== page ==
Journal article Open Access
Kiyokawa, Yasushi; Kikusui, Takefumi; Takeuchi, Yukari; Mori, Yuji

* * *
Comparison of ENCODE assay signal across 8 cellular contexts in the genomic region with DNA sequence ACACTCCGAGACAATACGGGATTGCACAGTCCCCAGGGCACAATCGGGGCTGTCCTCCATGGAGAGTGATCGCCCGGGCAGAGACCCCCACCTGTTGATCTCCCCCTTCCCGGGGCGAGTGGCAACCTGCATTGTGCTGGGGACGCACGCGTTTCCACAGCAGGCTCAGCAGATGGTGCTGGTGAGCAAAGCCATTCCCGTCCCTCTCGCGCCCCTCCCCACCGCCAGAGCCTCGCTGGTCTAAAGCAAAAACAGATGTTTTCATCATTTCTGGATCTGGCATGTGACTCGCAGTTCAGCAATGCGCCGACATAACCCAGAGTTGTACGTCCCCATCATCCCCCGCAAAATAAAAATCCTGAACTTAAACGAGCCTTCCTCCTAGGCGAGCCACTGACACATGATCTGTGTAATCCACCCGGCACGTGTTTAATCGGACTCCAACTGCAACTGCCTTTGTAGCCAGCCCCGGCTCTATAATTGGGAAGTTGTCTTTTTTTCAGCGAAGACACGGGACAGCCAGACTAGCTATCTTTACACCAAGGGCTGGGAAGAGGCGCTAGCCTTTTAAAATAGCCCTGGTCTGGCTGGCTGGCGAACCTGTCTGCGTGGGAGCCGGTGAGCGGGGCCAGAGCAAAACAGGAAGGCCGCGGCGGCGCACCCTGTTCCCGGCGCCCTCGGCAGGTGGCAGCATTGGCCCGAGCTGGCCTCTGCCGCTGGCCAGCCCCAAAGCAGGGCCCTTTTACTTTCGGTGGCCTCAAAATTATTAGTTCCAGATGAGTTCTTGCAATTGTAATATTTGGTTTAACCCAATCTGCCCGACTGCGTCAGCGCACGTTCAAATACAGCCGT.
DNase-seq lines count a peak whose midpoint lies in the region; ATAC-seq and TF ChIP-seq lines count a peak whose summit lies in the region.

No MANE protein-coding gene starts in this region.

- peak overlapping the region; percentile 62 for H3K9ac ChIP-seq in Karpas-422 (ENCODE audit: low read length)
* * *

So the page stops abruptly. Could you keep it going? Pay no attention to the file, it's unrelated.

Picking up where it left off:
We previously reported that the alarm pheromones released from stressed male rats exaggerated both behavioral and autonomic (stress-induced hyperthermia) responses in recipient rats that were introduced into a novel environment. Subsequent experiments provided evidence that these alarm pheromones could be divided into two functionally different categories based on the site specificity and testosterone dependency of their production. However, the neural mechanisms underlying these behavioral and physiological responses remain unknown. In the present study, we examined Fos expression in 26 brain sites of the recipient rat 60 minutes after the exposure to the pheromone that aggravated stress-induced hyperthermia. The alarm pheromone-exposed rats showed a concurrent increase in Fos expression, in contrast to control odor-exposed rats in the anterior division lateral and medial group of the bed nucleus of the stria terminalis, paraventricular nucleus, dorsomedial hypothalamic nucleus, anterodorsal medial, lateral and basolateral amygdaloid nucleus, ventrolateral periaqueductal gray, laterodorsal tegmental nucleus, and locus coeruleus. These results provide information about the neural mechanisms in response to a non-sexual pheromone, i.e., an alarm pheromone, and suggest that the perception of the alarm pheromone is related to stress-responsive brains structures, including the hypothalamus and brainstem, as well as to the amygdaloid nuclei.